To celebrate the 50th anniversary of the James Bond films, the Barbican currently has an exhibition of artefacts and items from the series called Designing 007: Fifty Years of Bond Style. I knew I wanted to see this straight away, as I’m a big Bond fan. Happily, the exhibition is open late during the week. I went to the Barbican straight after work last Wednesday and as I crossed the entrance threshold was greeted by this:
Because of the way the Barbican is laid out, the entire exhibition couldn’t be contained within one area, so you have to present your ticket to be stamped at the beginning of each section. The first time, your ticket is stamped with a zero. The second time, you also get a zero stamp, and the third time… well, you can see where this is going.
I loved the exhibition. It was expensive at £12, but there was lots to see – I was in there over an hour and a half. There were lots of artefacts and memorabilia on display, such as Oddjob’s hat, the golden gun, a fake golden ingot from Goldfinger, and Vesper’s necklace from Casino Royale. I loved the section on Q’s gadgets, which had, among other things, the little Snooper Dog from A View to a Kill. Screens overhead played video clips showing the items in action. There was a large costume display of original and reconstructed garments belonging to Bond and his friends and enemies, as well as numerous evening gowns worn by the women (including one from the as-yet-unreleased Skyfall). The displays spanned the entire half-century of 007: the bikinis of Ursula Andress and Halle Berry were displayed, as were swimming trunks belonging to both Sean Connery and Daniel Craig. I enjoyed, too, looking at the costume and set designs from the 1960s to the early 21st century, encompassing the different countries Bond visits.
Most of the exhibition was shown in the first section, while the second was devoted to the Bond villains. Bond villains have to be recognisably ‘other’: they need something that marks them out as different, such as a physical disability, a foreign appearance, or a ‘different’ style of clothing. This is obviously problematic and throws up the rather conservative and old-fashioned attitudes inherent in the franchise. This section was really interesting though and had some iconic objects on display, notably Rosa Klebb’s poisoned shoes shown in From Russia With Love.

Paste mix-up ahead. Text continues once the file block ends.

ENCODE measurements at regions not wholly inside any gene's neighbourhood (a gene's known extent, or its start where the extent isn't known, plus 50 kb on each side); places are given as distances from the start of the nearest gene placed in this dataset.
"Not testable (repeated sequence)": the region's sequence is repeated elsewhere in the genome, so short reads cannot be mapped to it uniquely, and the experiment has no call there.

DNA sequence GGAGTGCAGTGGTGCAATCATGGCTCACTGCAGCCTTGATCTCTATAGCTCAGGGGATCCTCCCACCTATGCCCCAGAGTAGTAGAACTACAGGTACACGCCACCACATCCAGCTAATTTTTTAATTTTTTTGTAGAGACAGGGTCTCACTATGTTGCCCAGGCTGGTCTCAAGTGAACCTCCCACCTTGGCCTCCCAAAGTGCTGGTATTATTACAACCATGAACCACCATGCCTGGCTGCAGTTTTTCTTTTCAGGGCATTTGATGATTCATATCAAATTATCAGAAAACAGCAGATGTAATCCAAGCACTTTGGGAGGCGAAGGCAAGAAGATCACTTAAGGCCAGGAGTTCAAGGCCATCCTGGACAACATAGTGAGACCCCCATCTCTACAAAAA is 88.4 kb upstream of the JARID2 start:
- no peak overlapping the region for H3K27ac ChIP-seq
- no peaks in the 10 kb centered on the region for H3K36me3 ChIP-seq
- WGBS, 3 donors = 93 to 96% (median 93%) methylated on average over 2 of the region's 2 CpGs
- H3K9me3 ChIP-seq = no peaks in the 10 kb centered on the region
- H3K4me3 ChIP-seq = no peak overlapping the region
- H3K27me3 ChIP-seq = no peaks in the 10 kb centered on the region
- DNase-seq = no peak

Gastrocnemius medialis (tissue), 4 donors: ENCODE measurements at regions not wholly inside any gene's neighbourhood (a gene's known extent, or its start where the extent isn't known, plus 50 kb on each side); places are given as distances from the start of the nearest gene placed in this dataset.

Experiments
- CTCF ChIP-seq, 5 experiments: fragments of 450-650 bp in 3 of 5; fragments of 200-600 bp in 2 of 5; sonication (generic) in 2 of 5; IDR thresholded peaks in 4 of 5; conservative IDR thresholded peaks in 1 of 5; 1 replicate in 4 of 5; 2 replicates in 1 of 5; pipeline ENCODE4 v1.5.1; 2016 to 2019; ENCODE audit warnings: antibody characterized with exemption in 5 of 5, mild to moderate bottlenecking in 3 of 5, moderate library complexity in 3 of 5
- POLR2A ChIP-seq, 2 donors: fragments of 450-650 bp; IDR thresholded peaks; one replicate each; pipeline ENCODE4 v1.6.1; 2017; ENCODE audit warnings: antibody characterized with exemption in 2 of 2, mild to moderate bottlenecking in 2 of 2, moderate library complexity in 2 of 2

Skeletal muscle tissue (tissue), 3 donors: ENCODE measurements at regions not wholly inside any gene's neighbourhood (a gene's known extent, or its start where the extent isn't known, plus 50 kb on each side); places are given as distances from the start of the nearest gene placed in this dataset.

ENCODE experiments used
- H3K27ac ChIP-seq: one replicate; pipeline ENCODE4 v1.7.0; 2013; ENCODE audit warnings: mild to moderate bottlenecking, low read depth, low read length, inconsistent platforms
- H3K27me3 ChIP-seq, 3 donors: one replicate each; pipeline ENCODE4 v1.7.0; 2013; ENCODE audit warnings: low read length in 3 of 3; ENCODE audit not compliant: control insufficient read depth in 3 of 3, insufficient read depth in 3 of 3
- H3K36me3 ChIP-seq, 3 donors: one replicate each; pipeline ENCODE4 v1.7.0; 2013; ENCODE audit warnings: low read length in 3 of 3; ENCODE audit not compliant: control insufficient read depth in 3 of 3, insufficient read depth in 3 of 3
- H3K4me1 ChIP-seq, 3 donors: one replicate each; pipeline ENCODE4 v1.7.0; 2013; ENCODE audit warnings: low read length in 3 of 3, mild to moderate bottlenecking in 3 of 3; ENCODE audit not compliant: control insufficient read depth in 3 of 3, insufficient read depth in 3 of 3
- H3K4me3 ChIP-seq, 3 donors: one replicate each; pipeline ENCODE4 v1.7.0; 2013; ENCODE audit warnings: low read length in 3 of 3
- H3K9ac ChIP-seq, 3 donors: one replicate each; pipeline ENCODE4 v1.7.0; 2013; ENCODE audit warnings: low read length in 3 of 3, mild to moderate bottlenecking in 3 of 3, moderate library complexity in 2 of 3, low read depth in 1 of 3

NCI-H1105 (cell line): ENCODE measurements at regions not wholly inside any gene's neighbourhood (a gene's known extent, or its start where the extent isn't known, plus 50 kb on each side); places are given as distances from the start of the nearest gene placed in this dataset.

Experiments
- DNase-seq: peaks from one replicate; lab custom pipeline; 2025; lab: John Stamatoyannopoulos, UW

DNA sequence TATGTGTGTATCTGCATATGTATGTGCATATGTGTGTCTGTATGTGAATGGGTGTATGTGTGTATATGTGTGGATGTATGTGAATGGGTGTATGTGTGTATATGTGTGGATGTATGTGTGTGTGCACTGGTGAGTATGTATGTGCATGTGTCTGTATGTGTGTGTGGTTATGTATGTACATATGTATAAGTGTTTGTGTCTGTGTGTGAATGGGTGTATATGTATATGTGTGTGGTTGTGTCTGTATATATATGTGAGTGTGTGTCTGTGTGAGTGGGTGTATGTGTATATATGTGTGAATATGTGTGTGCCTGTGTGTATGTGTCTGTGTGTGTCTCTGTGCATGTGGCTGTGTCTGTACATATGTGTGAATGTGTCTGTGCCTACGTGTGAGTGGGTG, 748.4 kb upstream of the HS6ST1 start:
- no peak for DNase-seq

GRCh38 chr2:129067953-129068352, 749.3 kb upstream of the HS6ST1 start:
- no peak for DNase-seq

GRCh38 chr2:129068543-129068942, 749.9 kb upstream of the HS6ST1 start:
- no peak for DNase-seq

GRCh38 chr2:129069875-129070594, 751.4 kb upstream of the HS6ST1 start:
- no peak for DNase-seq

The third section was the ‘Ice Palace’, which had as a centrepiece a model of the ice hotel from Die Another Day, with video clips of Bond’s various ski-ing-related exploits on the surrounding walls. Some of the stunts are pretty impressive.
I was planning on having a Martini in the specially-created bar; I took the lift to the first floor, went to the bar, saw that the cocktails cost eight pounds each, and went straight back downstairs again. I did, however, pick up this souvenir in the gift shop:
After the exhibition I wandered outside to find somewhere to eat my sandwich. I’d never been to the outside seating area, and though it’s a bit of a concrete jungle, I actually quite like it.
The Barbican is a theatre as well as an exhibition centre, art gallery and general Space Where Interesting Things Happen. I went to see a performance of the musical Carousel on the same evening (I wrote a review here). A very enjoyable evening was had altogether.